Thursday, November 3, 2016

The Beauty of Shared Passion

The Benaroya Collection preview show
Published in the Weekly Volcano, Nov. 3, 2016
“Three Faces Mirrored,” painting on carved glass and wood by Ulrica Hydman Vallien, Promised gift of the Rebecca and Jack Benaroya Collection, courtesy Tacoma Art Museum
The latest exhibition at Tacoma Art Museum, The Beauty of a Shared Passion: Highlights from the Rebecca and Jack Benaroya Collection, is but a small selection (65 major works of art, mostly from well-known Pacific Northwest artists) of the huge collection the Benaroya family has promised as a gift to TAM — a teaser, if you will.
The family began their collection with a single purchase, Dale Chihuly’s blown glass “Tomato Red Basket Set.” From there, they built one of the largest collections of Northwest glass art to be found anywhere, including works by Ginny Ruffner, Lino Tagliapiertra, Cappy Thompson, William Morris and others. But their collection is not just glass. Far from it. This exhibition also includes paintings, drawings, photographs and sculpture by such artists as Kenneth Callahan, Morris Graves, Guy Anderson, Mark Toby and others. By any standard, it is an impressive collection.
While nicely executed, many of the smaller glass vessels are either works or types of works that have been seen almost too much in the Northwest. Given that, there are still enough unusual and outstanding works to make this exhibition quite impressive.
One piece that caught my eye and stays with me is Mary Van Cline’s “Fragment of Time,” a larger-than-life photograph on photo-sensitive glass of a lone woman standing in a bleak desert landscape. The wall text indicates that the image is probably a self-portrait of the artist. It is printed black and white on clear glass and repeated, slightly out of sync, behind the surface image, thus creating a doubled image. This image has a mysterious, haunting quality.
Manuel Neri is an artist whose work I do not see enough of. His “Mujer Pegada Series I” (the title translates to “Sticky Woman” or “Woman Stuck”) is a cut bronze sculpture of a female figure partially embedded in a heavy sheet of metal and painted with broad slathers of dripping paint. The contrast of the smoothly modeled figure with large swaths of abstract-expressionist painting creates an intriguing tension between figure and ground and density and openness.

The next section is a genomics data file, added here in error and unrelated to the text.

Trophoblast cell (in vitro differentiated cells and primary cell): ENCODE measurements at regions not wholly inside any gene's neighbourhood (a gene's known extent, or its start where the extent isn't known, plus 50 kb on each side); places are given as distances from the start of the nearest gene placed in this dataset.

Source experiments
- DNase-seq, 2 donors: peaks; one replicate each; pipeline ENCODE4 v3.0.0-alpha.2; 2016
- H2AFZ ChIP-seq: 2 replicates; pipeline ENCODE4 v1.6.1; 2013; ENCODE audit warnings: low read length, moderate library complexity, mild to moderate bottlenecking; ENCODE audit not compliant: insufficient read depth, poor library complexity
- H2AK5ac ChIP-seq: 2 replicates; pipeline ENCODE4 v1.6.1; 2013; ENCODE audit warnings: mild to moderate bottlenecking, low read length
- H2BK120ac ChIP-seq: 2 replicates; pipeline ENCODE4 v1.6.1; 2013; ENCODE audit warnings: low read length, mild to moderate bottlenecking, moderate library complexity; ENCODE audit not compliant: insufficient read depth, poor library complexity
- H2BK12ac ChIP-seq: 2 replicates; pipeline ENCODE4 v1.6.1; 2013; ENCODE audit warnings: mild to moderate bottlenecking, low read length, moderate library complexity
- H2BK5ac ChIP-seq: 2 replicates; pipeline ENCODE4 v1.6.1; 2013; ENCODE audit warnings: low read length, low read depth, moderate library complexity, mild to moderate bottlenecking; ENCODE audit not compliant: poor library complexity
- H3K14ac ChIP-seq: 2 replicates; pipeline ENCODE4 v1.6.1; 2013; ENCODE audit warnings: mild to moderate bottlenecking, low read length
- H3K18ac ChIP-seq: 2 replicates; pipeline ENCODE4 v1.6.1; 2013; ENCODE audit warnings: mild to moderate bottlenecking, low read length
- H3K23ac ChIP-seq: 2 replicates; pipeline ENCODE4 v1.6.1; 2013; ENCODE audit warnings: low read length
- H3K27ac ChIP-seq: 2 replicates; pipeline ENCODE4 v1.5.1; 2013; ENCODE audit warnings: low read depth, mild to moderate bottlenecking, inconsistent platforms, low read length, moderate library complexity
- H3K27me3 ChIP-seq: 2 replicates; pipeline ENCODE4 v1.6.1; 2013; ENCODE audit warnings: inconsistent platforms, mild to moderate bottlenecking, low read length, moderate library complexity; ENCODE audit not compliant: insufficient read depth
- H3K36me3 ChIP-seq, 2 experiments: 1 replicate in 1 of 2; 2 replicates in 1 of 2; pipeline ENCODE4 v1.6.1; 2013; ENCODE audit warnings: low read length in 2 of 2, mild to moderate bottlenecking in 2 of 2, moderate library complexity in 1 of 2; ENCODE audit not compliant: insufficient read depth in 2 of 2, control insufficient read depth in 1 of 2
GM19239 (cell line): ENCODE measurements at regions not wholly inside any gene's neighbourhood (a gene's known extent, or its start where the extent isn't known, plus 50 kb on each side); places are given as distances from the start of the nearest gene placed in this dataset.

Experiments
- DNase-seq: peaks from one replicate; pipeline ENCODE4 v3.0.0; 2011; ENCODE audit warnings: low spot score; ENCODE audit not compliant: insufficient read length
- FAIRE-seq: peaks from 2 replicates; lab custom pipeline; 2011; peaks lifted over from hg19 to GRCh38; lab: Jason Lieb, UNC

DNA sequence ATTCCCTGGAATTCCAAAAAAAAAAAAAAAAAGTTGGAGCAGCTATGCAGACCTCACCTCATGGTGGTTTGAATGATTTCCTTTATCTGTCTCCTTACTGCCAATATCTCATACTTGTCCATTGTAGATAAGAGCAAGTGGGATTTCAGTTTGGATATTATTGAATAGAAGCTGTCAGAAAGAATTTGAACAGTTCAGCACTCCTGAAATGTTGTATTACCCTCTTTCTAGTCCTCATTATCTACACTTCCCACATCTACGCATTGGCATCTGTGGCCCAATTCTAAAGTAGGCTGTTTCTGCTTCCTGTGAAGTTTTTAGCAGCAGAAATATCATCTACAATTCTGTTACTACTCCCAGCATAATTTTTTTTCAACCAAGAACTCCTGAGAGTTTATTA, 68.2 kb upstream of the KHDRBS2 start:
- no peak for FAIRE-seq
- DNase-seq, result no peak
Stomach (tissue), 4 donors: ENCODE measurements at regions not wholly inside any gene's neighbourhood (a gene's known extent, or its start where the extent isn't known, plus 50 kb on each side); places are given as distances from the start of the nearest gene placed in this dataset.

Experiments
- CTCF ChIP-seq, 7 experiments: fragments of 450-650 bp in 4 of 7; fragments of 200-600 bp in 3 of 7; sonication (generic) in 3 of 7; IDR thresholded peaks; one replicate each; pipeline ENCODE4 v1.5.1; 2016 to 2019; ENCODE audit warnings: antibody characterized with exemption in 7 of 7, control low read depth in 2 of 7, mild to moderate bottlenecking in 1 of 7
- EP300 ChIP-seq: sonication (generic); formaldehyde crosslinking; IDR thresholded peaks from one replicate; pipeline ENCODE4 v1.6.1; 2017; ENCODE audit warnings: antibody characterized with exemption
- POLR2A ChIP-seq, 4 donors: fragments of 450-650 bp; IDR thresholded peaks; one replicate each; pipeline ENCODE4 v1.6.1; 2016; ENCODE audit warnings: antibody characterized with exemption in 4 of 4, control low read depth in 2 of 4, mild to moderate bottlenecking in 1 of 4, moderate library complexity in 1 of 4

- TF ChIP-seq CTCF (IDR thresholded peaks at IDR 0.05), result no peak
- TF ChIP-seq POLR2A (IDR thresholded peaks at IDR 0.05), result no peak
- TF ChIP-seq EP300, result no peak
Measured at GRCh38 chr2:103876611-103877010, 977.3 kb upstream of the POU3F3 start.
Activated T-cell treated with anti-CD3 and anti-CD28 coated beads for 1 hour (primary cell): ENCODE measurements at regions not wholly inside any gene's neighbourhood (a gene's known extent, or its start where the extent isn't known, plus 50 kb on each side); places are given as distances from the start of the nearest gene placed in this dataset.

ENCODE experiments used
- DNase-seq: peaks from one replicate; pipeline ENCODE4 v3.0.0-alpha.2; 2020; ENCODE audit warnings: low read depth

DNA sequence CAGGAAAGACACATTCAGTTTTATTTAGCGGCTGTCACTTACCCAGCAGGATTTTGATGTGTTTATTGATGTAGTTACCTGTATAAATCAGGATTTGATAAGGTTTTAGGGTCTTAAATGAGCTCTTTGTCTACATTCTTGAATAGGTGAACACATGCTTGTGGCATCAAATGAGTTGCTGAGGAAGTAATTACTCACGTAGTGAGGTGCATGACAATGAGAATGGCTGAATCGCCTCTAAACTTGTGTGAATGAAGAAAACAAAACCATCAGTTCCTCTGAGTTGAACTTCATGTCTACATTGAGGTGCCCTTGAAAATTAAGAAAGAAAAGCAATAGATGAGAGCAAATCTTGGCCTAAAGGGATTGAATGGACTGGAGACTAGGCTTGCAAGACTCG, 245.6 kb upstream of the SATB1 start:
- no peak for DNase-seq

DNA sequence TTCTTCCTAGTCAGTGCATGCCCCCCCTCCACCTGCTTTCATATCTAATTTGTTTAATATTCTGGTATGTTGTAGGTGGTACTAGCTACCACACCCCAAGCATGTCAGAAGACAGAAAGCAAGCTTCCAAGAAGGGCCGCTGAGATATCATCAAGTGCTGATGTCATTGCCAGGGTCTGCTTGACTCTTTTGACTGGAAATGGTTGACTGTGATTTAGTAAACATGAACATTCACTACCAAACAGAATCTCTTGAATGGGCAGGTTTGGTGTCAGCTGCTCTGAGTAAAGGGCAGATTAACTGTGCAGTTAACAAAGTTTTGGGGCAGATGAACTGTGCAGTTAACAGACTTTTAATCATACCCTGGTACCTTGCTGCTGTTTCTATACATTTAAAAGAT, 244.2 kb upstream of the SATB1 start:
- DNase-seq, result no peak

There are several flower paintings by Graves and some drawings of birds by Callahan that are interesting because they are so atypical, but which are nowhere as interesting as their more signature works. More typical and outstanding in every way is an untitled oil painting by Callahan with large, energetic oval swipes of paint combined with more carefully painted rock-like formations.
There are two imposing and heavy-appearing minimalist glass sculptures by the Czechoslovakian team of Stanislav Libenský and Jaroslave Brychtová. Their “Green Eye of the Pyramid III,” the first work of art to greet the visitor when walking into the gallery, is stately and evokes mystical symbols from ancient societies.
Morris’s “Suspended Artifact” has a similar stateliness and mysticism with references to animals and Native American tribal art. I consider Morris the greatest of all the artists to emerge from the Northwest glass art movement centered around the Pilchuck school.
Ulrica Hydman Vallien was a ceramicist and an outstanding draftman before she turned to glass. Her “Three Faces Mirrored” is painting on carved glass and wood. The painting, loosely drawn and mystical, reminds me of Fay Jones, but it is not derivative. These distorted female faces are of Vallien’s own invention.
The gift of the Beneroya collection to TAM is a great gift to all of Tacoma and the South Sound.

Tacoma Art Museum, Tuesday-Sunday, 10 a.m. to 5 p.m., through April 23, 2017, $15, third Thursday free 10 a.m.-8 p.m., 1701 Pacific Ave. Tacoma,

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